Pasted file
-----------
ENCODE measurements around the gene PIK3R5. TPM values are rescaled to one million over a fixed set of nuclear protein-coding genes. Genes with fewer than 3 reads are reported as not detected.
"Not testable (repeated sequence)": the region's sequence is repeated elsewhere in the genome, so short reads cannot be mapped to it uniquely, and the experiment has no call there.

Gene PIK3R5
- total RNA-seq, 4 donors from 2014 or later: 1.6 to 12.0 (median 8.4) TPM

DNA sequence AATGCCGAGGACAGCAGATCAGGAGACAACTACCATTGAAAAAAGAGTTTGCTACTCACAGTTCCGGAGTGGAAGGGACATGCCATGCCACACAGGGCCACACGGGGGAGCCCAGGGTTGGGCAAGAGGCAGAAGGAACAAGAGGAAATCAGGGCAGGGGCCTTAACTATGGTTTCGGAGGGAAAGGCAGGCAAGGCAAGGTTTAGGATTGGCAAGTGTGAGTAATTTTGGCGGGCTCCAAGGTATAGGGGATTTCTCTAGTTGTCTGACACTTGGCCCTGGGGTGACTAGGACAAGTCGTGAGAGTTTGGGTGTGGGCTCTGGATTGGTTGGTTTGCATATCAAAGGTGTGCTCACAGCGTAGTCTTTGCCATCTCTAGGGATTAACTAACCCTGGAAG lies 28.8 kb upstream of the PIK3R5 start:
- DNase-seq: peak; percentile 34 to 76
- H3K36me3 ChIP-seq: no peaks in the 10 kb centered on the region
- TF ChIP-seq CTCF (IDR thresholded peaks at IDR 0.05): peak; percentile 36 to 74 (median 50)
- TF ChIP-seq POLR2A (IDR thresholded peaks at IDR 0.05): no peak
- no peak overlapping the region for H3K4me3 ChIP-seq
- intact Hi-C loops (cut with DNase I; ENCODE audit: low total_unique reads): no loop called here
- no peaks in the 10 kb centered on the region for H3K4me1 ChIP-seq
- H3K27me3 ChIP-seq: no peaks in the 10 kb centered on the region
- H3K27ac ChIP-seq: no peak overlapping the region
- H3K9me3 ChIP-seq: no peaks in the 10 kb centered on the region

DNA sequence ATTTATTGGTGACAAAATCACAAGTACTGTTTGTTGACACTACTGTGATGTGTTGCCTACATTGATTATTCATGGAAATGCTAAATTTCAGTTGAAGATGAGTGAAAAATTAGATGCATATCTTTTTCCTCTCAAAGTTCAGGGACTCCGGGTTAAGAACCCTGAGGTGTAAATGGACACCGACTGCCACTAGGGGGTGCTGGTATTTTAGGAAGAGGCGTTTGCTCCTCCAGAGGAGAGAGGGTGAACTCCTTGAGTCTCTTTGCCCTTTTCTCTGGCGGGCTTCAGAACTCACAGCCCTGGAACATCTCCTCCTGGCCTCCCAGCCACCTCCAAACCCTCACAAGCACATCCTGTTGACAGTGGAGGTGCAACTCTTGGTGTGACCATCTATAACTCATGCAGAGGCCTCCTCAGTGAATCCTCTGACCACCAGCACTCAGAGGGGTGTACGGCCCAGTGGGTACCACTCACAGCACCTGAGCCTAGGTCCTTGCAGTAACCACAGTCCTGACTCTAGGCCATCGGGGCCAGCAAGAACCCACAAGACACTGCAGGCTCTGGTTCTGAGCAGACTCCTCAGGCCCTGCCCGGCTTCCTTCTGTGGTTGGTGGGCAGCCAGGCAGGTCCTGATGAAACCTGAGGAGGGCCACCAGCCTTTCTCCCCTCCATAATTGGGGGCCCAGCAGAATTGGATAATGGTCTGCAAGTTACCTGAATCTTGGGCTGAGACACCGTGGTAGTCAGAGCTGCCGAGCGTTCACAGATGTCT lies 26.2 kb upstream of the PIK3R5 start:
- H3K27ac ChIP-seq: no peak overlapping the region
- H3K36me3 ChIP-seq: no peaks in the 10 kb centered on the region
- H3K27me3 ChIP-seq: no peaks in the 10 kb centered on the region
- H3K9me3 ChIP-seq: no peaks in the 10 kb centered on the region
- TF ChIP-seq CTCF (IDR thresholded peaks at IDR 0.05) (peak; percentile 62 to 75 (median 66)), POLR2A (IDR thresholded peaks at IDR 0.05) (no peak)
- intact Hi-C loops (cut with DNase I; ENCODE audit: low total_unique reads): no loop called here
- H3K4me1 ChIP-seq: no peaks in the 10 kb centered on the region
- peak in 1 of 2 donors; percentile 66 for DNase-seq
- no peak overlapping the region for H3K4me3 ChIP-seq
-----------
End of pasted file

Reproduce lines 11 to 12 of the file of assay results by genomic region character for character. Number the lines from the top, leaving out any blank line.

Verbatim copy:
- intact Hi-C loops (cut with DNase I; ENCODE audit: low total_unique reads): no loop called here
- no peaks in the 10 kb centered on the region for H3K4me1 ChIP-seq